I recently read a discussion on this site about Mat Redman's "Blessed Be The Name" This person was asking if anyone felt the song had embraced "bad theology" over the lyrics "...you give and take away" This fellow who started this discussion mentioned that a member of his congregation had approached him about the lyric stating that it "can't be found in the New Testament". I applaud this person from the congregation that approached the worship leader and asked for biblical backing for the song he sang. I feel that people absolutely do not do this enough. Is it a petty scenario? Probably. However, there are many things that get included into worship songs and sermons that have little to no biblical support and they are accepted as truth without any reservation by the listener. Many on the discussion forum seemed to rebuke the congregation member for approaching the worship leader saying things like "this is an example of foolish disputes", is it? Is it a foolish dispute when someone says "you said something I can't find in the bible, will you show me where you found it?" Is it a foolish dispute for someone to ask for proof that a biblical phrase is being used in context in a song or a sermon? This is why so many false doctrines and traditions of men are so prevalent in our churches today. Very few have the wherewithal to make someone stand accountable for something they said or sang. I understand why this particular song gets a bad review from some people. The song is a bit misleading in it's approach. I love Matt Redman and I understand what he was going for and I applaud it. However, we often hear the phrase "the Lord gives and the Lord takes away" recited at funerals and tragic events, when people decide to blame God for their misfortune. God gets blamed for a lot of stuff. Many use that line to blame Him. This is why I feel that many could take offense to this beautiful song. I admit when I first heard this song I fell in love with it, but when I heard that phrase "you give and take away" being sang so festively it ruined it for me! I've often wondered why he chose to place that lyric in that song. I understand now after reading Matt's explanation of why he wrote the song. Now as worship leaders it is our job to research the songs we sing for a better understanding and for biblical harmony. Any lyric that could be difficult to interpret should be explained to the congregation before it is sang. I feel we need to make certain of songs we sing to a valid reason for their existence. They should not be sang only because they have a cool groove or melody.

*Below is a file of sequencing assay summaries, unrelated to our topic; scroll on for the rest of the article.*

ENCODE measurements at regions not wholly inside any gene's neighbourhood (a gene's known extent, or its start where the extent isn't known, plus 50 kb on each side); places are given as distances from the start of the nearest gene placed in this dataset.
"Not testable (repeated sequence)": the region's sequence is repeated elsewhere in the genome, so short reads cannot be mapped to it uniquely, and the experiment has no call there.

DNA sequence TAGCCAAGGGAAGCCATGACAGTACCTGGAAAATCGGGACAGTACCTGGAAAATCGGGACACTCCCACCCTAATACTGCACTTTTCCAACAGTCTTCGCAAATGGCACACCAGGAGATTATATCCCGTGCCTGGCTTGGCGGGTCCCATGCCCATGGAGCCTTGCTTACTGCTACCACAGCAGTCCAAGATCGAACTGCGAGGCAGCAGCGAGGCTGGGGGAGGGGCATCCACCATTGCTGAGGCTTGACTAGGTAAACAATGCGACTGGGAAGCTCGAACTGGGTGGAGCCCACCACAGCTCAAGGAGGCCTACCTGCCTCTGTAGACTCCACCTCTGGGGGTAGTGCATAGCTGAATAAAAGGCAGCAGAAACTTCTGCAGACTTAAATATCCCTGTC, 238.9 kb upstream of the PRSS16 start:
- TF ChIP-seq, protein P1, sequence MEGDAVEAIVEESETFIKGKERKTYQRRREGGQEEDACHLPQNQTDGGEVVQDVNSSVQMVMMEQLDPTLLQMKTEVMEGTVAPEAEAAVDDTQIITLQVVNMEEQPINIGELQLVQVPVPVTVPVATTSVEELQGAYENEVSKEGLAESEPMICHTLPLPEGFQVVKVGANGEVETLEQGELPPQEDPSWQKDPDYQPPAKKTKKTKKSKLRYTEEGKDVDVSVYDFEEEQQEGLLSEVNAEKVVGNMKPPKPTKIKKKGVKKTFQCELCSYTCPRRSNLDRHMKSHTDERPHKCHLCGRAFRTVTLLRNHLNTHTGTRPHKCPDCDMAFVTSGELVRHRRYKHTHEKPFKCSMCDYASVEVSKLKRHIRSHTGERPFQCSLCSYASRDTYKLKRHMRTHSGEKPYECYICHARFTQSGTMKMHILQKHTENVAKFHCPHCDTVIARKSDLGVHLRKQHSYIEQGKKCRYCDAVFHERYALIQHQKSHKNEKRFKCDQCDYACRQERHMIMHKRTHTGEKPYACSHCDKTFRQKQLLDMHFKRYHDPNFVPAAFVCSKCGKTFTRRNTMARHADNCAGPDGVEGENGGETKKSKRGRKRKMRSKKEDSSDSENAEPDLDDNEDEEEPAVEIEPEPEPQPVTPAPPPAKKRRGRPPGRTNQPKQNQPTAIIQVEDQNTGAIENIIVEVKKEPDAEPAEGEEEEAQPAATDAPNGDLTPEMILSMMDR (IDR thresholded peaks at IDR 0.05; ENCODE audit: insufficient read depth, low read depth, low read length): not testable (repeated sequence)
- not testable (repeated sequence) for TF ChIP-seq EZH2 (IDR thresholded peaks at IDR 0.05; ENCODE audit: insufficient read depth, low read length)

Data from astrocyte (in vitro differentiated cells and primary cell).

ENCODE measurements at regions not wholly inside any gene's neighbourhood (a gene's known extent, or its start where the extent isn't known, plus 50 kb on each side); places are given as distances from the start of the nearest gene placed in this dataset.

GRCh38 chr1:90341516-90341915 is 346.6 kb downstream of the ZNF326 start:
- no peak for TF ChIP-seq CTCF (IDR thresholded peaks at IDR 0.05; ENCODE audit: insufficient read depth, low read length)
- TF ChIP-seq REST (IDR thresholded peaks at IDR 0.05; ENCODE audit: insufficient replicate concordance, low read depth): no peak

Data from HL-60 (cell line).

I would like to think that the songs are researched before being published, but I also think that we, as worship leaders, should think about what we are singing before delivering the song.
All worship songs though are not based entirely on scripture, some are based on the writers personal feelings in expressing their love of God, and their desire to praise Him. I don't feel that this is necessarily wrong, providing of course that the lyrics are not anti-scriptural. I personally don't think that every phrase in a song needs to be backed with proof that it is taken from scripture.
The way I see it, scripture is the Word of God, but praise and worship is what we give to Him from our own hearts and lips.
Explaining lyrics, I think, is a really good thing.
Now in the case of "He gives and takes away", that is straight Job, perfectly fine Old Testament, and I can't see any way in which it has been voided by the New Testament.
I'm familiar with all the "act-of-God" insurance nonsense and the Fatalism that can really hamper people who get fixated upon negative things they blame God for; but I'll take a moment to stick up for this song:
Following "He gives and takes away" (and, yes, the music is fairly festive), the author adds, "My heart will choose to say." This is the powerful thing we find in Job, that he chose to bless the Lord.
The song's subject is not the Lord blessing us; we know He blesses us; the author chooses to focus on our willingness to bless Him and give Him thanks (that's why it's in my songlist for this Thanksgiving Sunday).